Overall series two is highly enjoyable, looking slighty more expensive than the first and the development of the Orac character, the hunt for "Star one" and the continual decent of Blake into a fanatical rebel, instead of series one`s idealist freedom fighter, all make for good drama with some sparkling scripts. Brian Croucher`s portrayal of Travis is unfortunately dwarfed by Stephen Grief`s definitive characterization from the first series, but all the other regulars effortlessly recreate their original characters. Roll on series three and four.
1 of 1 people found the following review helpful
on 12 February 2008
Excellent follow up to the first series. I missed a lot of these first time around (night school for my apprenticeship at the time and no videos/dvds back then) so it filled in gaps in my "Blake" Knowledge. As others have said this series was more glossy than the first, some lovely costumes for the girls and the glamorous Servalan. Favourite stories are the series opener with The Liberator returned home, Gambit with speed chess baddie Klute, Star One the last of series 2 that ends on a mighty cliffhanger (also good is the sparring between the Liberator Crew esp Avon and Villa) imagine having to wait a whole year to find out what happens next. Good job I am yet to start on the series 3 box set.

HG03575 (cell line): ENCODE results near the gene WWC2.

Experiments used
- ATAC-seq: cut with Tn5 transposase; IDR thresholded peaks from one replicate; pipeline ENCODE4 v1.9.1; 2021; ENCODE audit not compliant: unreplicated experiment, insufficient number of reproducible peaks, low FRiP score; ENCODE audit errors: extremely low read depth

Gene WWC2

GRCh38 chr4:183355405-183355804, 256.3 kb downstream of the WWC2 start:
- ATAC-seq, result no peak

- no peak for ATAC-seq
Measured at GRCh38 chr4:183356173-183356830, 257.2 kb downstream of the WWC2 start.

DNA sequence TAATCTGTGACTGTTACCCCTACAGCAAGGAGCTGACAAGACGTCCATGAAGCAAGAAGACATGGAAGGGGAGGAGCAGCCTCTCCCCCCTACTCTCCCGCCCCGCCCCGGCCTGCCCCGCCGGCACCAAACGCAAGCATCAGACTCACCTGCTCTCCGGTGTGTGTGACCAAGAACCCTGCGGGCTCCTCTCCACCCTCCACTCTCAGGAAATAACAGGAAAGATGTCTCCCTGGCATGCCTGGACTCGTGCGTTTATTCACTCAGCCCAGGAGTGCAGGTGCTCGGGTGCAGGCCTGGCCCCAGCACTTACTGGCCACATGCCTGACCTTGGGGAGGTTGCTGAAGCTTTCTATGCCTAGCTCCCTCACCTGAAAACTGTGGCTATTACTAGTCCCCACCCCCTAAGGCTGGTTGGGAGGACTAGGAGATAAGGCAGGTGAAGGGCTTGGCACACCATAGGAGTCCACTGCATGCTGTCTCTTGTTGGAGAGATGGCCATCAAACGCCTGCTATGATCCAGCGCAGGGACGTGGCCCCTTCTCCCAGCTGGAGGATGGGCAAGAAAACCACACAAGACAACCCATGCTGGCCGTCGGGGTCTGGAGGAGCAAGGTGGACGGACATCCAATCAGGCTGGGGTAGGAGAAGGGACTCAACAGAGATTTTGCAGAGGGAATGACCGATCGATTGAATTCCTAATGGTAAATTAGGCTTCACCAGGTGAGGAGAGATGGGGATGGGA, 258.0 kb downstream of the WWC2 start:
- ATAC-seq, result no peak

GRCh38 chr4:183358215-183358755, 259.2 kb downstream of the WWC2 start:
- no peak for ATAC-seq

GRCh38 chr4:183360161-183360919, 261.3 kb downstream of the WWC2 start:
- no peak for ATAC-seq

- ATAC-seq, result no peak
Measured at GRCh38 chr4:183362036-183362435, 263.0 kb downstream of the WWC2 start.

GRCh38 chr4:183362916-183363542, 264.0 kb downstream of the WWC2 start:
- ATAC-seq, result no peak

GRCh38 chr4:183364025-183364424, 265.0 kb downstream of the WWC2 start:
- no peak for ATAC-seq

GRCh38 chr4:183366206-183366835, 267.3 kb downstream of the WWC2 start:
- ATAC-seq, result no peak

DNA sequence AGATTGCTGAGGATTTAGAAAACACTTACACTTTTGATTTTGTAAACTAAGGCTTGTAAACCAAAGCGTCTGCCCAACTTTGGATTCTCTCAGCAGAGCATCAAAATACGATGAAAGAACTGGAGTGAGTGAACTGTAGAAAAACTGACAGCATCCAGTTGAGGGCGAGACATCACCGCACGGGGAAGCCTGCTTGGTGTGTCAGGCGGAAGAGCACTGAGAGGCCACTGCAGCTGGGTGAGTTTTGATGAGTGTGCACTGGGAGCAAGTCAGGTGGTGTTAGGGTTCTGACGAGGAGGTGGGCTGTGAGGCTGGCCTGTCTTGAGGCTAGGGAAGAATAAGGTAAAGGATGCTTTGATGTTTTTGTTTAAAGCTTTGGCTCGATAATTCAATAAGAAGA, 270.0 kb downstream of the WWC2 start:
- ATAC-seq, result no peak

There are some good extras on the dvd too, Mat Irvines Models and past interviews with cast members. Well worth a look. Although the effects may not stand up, the plots and acting do make you think, something modern telly seldom does these days.